The US$1,000 genome is here. Or so says sequencing-technology company Illumina, based in San Diego, California. At a healthcare investors' conference on 14 January, Illumina CEO Jay Flatley announced that his company will begin producing a new system this year called the HiSeq X Ten, one that can deliver “full coverage human genomes for less than $1,000”. Here Nature assesses the claim.
We've heard claims of the $1,000 genome before. Aren't we there already?
Other companies — such as Life Technologies, in Carlsbad, California, maker of the Ion Torrent sequencing platforms, and UK-based Oxford Nanopore — have said before that they will sell technologies capable of sequencing genomes for $1,000 or less. Neither technology is there yet, and pushing the cost of sequencing under $1,000 has proven to be a tough nut to crack.
Why do we care about a $1,000 genome?
The first sequenced human genome cost nearly $3 billion, but as sequencing costs have dropped substantially, doctors have begun using some patients' genome sequences to improve their care. But scientists think that they will need to sequence hundreds of thousands or even millions of people to truly understand how genes influence disease so that better drugs and treatments can be developed. They say that $1,000 genomes are needed to enable the huge sequencing studies that could lead to breakthroughs in personalized medicine.
What has Illumina said the HiSeq X Ten will do?
The HiSeq X is capable of producing up to 1.8 terabases of data — 16 human genomes' worth — per three-day run. Illumina says that each HiSeq X Ten will therefore be capable of sequencing 18,000 human genomes per year. Each genome will be sequenced to the gold standard of 30x, which means that each base will be read by the machine an average of thirty times. And these are whole human genomes we're talking about here — not solely the protein-coding regions, or exomes.
How big a deal is this?
Some genomics researchers say that it is a milestone. “It is a major human accomplishment on par with the development of the telescope or the microprocessor,” says quantitative biologist Michael Schatz of Cold Spring Harbor Laboratory in New York. “If there was any doubt to if genomics would ever be able to reach the everyday man, at this price point and efficiencies it is absolute certainty.”
So, genomes for everyone, right?
Well, no. The HiSeq X Ten system is available only as a combination of at least 10 HiSeq X systems, for a total cost of at least $10 million. And few customers have the volume of samples necessary to make that investment worthwhile. “It's a good deal if you can play in this game,” says Chad Nusbaum, co-director of the sequencing program at The Broad Institute of Massachusetts Institute of Technology and Harvard in Cambridge, Massachusetts, one of the world's sequencing heavyweights and one of the three customers already signed up for the HiSeq X Ten. “It's like the high-stakes poker table: if you're playing $200 a chip, people who can't afford those chips don't care.”
So why should we believe that Illumina will deliver?
The HiSeq X Ten probably will not be able to immediately sequence human genomes for under $1,000, but it will get close. Flatley's breakdown of projected HiSeq X Ten sequencing costs included the cost of reagents needed to run the machine ($797 per genome), the depreciated cost of the machine itself ($137 per genome), and the costs of paying technicians to run the machines and of preparing samples for sequencing ($55‒65 per genome). But it left out the overhead costs that academic centers must pay, such as the costs of electricity needed to run the machines.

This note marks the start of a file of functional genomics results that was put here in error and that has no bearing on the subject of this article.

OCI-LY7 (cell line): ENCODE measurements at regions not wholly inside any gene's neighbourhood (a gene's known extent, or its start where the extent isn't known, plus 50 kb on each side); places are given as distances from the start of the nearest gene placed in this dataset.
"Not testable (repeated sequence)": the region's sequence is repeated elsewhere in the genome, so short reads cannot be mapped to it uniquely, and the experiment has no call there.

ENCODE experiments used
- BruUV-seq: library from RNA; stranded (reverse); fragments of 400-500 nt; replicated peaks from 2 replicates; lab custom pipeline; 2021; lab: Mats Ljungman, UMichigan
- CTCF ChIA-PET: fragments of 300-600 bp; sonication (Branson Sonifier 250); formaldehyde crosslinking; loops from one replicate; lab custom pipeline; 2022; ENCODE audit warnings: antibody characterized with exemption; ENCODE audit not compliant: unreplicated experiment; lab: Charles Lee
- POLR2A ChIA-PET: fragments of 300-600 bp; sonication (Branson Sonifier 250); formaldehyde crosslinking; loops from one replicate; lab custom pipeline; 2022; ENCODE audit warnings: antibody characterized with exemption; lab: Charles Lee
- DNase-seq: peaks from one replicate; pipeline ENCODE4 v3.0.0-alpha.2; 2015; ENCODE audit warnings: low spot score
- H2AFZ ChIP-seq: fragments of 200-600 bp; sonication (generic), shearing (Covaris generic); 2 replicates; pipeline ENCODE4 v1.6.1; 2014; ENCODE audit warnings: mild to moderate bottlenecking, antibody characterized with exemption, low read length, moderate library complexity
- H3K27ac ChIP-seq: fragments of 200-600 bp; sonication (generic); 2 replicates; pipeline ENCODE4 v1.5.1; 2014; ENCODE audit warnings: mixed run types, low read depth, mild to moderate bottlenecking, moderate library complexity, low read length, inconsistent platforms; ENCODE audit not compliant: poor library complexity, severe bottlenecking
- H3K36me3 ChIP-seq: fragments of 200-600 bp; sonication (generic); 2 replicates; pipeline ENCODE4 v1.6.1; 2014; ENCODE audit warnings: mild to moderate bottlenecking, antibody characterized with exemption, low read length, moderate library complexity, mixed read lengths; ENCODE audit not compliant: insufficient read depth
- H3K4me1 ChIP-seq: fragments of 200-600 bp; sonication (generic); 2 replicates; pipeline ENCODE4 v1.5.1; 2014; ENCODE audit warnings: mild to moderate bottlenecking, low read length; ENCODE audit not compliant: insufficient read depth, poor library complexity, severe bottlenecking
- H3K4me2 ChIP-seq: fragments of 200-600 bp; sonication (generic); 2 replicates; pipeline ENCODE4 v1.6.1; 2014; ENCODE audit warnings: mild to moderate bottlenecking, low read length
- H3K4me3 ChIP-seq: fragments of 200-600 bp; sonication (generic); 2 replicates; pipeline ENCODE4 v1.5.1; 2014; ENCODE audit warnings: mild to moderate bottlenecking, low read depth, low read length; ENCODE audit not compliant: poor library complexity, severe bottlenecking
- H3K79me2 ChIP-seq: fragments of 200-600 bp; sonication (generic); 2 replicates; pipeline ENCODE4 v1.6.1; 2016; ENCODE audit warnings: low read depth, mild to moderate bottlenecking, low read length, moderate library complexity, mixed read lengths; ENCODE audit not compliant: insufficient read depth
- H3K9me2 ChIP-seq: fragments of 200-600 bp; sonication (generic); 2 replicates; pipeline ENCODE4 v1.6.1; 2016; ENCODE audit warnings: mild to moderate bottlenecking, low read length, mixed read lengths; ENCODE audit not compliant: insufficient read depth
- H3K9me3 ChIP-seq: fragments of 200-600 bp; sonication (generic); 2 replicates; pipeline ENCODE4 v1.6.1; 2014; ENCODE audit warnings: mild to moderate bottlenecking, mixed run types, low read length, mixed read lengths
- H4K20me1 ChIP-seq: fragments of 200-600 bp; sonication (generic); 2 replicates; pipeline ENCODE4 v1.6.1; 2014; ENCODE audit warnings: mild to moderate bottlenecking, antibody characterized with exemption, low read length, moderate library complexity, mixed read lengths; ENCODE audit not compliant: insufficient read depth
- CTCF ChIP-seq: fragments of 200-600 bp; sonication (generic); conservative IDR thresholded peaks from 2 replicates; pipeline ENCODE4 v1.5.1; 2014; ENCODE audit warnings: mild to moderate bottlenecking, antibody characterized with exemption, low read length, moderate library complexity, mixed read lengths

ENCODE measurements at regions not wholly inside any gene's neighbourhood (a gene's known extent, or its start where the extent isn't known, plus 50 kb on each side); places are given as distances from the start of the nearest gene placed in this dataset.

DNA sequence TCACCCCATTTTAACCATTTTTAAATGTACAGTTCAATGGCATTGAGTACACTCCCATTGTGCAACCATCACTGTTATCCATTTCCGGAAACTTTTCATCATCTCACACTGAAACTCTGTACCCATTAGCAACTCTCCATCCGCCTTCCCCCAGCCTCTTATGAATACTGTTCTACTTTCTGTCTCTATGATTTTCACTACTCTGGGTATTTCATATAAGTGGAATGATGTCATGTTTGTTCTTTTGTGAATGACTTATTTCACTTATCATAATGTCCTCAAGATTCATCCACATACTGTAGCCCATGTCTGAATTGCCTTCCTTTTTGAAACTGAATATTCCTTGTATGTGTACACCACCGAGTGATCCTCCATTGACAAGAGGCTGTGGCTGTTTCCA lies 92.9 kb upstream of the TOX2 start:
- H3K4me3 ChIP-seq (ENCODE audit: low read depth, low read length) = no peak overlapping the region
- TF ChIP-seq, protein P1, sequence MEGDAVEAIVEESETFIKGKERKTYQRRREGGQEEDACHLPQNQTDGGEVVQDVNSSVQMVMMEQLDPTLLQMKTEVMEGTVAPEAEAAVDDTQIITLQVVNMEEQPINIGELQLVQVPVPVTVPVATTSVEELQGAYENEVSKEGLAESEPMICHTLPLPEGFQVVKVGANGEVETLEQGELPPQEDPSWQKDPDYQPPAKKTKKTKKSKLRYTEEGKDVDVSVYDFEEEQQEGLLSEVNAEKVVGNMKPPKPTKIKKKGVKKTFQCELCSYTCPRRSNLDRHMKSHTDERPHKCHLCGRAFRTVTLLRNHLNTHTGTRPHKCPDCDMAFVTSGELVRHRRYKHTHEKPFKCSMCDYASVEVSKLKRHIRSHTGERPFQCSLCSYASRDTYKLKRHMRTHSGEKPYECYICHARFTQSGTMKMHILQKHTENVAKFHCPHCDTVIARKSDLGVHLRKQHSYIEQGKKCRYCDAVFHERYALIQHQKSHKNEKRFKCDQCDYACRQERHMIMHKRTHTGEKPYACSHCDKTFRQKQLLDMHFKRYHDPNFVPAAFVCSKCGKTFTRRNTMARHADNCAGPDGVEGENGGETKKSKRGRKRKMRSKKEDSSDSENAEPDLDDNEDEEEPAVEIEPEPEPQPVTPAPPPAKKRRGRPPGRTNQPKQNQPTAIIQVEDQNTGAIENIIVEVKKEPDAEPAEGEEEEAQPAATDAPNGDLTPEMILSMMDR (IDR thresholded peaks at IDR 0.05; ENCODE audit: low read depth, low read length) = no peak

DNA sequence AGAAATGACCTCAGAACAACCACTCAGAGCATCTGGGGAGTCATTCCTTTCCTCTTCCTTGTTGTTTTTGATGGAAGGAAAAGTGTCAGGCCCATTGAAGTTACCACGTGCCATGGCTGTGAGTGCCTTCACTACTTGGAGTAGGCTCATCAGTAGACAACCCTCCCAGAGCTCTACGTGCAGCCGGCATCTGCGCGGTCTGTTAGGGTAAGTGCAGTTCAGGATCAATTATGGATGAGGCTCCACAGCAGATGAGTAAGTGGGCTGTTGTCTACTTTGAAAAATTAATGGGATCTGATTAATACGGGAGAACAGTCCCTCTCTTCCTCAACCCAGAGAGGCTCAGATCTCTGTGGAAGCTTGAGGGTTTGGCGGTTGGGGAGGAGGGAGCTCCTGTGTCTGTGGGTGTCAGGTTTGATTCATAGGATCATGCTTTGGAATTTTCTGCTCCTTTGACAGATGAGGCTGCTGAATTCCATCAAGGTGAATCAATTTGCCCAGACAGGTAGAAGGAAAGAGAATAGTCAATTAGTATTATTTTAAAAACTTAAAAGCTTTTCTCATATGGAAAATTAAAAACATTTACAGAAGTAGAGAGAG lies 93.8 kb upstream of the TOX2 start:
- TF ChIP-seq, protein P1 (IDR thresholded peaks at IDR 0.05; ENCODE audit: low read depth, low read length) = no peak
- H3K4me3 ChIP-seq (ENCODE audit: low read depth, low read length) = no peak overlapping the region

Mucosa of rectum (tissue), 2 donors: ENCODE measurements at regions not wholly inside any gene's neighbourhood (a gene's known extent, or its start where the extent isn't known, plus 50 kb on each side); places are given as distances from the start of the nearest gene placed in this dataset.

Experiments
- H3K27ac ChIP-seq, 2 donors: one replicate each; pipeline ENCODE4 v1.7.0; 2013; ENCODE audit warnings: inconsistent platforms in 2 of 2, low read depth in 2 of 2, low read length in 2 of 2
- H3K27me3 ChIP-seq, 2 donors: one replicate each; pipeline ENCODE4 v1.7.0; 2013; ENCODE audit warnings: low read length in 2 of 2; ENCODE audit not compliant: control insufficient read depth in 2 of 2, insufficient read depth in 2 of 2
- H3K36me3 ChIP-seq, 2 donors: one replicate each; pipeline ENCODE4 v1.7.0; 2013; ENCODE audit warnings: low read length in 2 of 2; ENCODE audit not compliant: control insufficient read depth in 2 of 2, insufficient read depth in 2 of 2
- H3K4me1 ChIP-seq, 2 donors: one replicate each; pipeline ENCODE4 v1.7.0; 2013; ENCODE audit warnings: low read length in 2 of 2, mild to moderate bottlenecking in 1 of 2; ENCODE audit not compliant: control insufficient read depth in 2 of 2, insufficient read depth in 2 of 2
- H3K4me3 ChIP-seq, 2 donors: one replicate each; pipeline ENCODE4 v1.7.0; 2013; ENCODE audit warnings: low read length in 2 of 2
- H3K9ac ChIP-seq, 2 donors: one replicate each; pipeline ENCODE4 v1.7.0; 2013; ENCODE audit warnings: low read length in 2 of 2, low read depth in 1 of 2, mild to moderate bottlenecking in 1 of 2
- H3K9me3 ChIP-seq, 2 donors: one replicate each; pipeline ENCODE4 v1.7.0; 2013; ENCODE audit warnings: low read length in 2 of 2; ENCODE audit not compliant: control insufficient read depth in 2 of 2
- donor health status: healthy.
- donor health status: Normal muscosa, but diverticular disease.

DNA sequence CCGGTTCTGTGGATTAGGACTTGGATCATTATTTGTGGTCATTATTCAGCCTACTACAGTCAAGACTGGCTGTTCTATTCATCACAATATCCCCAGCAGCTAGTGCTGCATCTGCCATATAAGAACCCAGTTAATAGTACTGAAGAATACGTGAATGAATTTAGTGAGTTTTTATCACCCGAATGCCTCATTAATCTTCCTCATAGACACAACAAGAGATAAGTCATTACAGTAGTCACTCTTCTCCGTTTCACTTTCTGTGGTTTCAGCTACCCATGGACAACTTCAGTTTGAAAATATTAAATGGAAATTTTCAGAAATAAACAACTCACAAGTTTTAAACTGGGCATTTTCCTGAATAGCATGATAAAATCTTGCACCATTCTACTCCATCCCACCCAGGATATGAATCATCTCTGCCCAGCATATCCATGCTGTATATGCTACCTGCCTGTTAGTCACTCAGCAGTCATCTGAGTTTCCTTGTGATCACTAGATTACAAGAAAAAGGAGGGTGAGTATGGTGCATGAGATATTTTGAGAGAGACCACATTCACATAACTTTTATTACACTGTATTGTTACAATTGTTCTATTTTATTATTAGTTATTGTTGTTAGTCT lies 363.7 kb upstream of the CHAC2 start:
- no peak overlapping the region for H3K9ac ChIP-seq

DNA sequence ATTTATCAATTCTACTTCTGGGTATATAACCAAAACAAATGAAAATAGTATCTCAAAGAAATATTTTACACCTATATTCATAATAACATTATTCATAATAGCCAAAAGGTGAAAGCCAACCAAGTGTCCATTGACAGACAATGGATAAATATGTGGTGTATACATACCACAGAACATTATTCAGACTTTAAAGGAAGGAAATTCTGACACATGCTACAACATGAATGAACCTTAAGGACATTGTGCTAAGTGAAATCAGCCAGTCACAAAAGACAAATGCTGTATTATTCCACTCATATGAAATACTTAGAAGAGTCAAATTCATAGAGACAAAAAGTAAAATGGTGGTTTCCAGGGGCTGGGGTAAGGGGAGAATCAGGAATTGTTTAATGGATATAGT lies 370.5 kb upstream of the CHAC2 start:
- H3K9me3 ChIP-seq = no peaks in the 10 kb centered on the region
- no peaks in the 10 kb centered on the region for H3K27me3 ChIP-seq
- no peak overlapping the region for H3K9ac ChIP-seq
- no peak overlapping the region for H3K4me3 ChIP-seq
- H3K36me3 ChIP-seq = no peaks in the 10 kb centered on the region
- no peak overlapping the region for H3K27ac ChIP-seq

How did they do it?
Christian Henry, a senior vice president at Illumina, said that the HiSeq X contains four main improvements to Illumina's existing HiSeq 2500 system. The workhorse of the HiSeq 2500 is the flow cell, which houses hundreds of millions to billions of individual DNA templates copied from a sample to be sequenced. The DNA in these templates is labelledusing flourescent dyes that are photographed by a camera, and the resulting images are analysed to detect the identity of each base.
But while the HiSeq 2500 contains a random smattering of DNA templates all across the flow cell, the HiSeq X contains an ordered array of 'nanowells' to house these DNA templates. This means that the templates can be packed in more densely on the flow cell, enabling the machine to read data out more data per run of the machine. Illumina has also figured out a way to enhance clustering of identical DNA templates in most of the nanowells, further boosting speed. Finally, the company added a faster camera and new polymerase enzymes to carry out faster sequencing reactions on the DNA templates.
How will this affect the sequencing market?
The HiSeq X Ten seems squarely aimed at undermining the Chinese sequencing powerhouse BGI-Shenzhen, formerly the Beijing Genomics Institute, which is trying to establish itself as a sequencing service provider and which last year bought the company Complete Genomics with an eye towards providing outsourced genome sequences. Nusbaum estimates that the genomes produced by BGI will cost customers in the low thousands of dollars.
Flatley also announced yesterday a new desktop sequencer, the NextSeq 500. It costs $250,000 — comparable to Ion Torrent's desktop sequencer, the Ion Proton — and seems designed to compete with it. But so far Illumina does not have a riposte to technology promised from Oxford Nanopore, which if it lives up to its billing will be fast and cheap not just for human-genome sequencing but also for other applications, such as sequencing microbes in metagenomics. So although the new machines may consolidate Illumina's hold on the mid to high ends of the sequencing market, scientists are still hungry for a machine that can do fast, cheap sequencing on everything — and for everyone.
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